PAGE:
This is newest discovery in the field of Nano-medicine.
Indeed, in recent years, nanoparticles have proven their worth in delivering potent cancer drugs directly to the site of the tumor, allowing doctors to minimize the often dangerous side effects of chemotherapy. According to the National Cancer Institute, the field of nanomedicine grew exponentially from 2000 to 2010, and the agency predicts that the United States workforce in nanomedicine will reach 2 million by 2015. Our focus is to make use of existing nanotechnology concept, and to take that model to next level of its potential. Lots of progress has been made in this area and there is a lot more left to discover. What has been accomplished is the use of various possible means to make various drugs into nano particles. Rrecent developments are to use these nanomedicines in combination with other drugs, small or large molecules. Nanomedicine is still a very young field within the broader scope of pharmaceuticals-Abraxis BioScience's (now Celgene's) Abraxane and Janssen's Doxil are some of the big names that have paved the way with FDA approval. But where nanotech is really booming at the moment is in pre and early-stage clinical trials, where scientists are discovering new applications that could ultimately lead to the next big blockbuster.
With high-profile entrepreneurs like Robert Langer and well-known entities such as MIT and the National Institutes of Health investing in the innovation side of nanotech, the field is growing at a rapid pace. And the best part about it, analysts say, is that by focusing on the delivery of tried-and-true drugs, there's a relatively low overhead compared to the benefit the platforms provide in much-needed areas like cancer and diabetes. And new nanomeds are showing more than ever that they can improve those treatments with controlled, targeted delivery.
This notion of nanomedicine and its applications caused us to think a bit "out of the box" about routine nanoparticle generation using regular means, and this conviction gave birth to a new concept of Hybrid drugs as solubility solution for insoluble drugs discovered by Dr. Mewa Singh, a HYBRID-NANOENGINEERINGTM platform, could have a real therapeutic value for patients. That belief gave birth to a process of continual discovery and innovation, allowing it to bring many innovative medicines and formulations (over 80 drugs).
We have been working to commercialize a technology that could have a significant impact with cancer, pain and inflammation; making treatment more effective and less harmful to patients. The application is huge and we cannot afford to shoulder the entire responsibility at this stage of our growth. So we picked few and Docetaxel is one of them. Docetaxel is a clinically well-established anti-mitotic chemotherapy medication. It is used mainly for the treatment of breast, ovarian, prostate, and non-small cell lung cancer. Docetaxel has an FDA approved claim for treatment of patients who have locally advanced, or metastatic breast or non-small-cell lung cancer who have undergone anthracycline-based chemotherapy and failed to stop cancer progression or relapsed and a European approval for use in hormone-refractory prostate cancer.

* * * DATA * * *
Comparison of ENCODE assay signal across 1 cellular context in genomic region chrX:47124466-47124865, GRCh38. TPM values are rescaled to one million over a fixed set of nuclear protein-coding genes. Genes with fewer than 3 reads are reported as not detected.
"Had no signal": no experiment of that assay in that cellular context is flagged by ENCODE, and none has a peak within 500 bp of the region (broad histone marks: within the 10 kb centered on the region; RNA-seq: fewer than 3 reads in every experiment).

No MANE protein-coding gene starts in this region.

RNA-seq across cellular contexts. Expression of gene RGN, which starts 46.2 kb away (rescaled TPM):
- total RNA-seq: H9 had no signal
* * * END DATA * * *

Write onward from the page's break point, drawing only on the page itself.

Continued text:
Inspite of its potential docetaxel has been associated with a significant increase in neutropenia, febrile neutropenia, leucopenia, stomatitis, edema, fatigue and/or asthenia, and diarrhea. These effects are due in part to the high doses used to achieve the desired anti-tumor effect, which are necessary because of the non-specific distribution of both novel and traditional chemotherapies, with only a small fraction of drugs reaching the tumor. It is well known that injected materials suffer from sequestration by the reticuloendothelial system, which is composed of monocytes and macrophages that clear foreign materials. The drugs can accumulate in healthy organs, and there is a fine line between tolerability and severe morbidity, e.g., in the case of doxorubicin, a DNA intercalator that produces cardiotoxicity. Moreover, the commercial formulation of docetaxel, TaxotereR, is formulated with a high concentration of Tween 80 (40 g/L), which has been found to have severe side effects, including hypersensitivity reactions, cumulative fluid retention, and nausea and which has shown incompatibility with commonly used polyvinyl chloride intravenous administration sets. Taken together, these factors compromise the curative potential of anticancer drugs, and more effective methods for their delivery to tumors are required.
Our technology took care of these limitations and made an advancement in this drug by using our technology platform, which not only will enhance the bioavailability but also improve the efficacy of the drugalleviate the unnecessary toxicity of the inactive carriers, like tween-80, alcohol, or other oils. In fact it is a new treatment.
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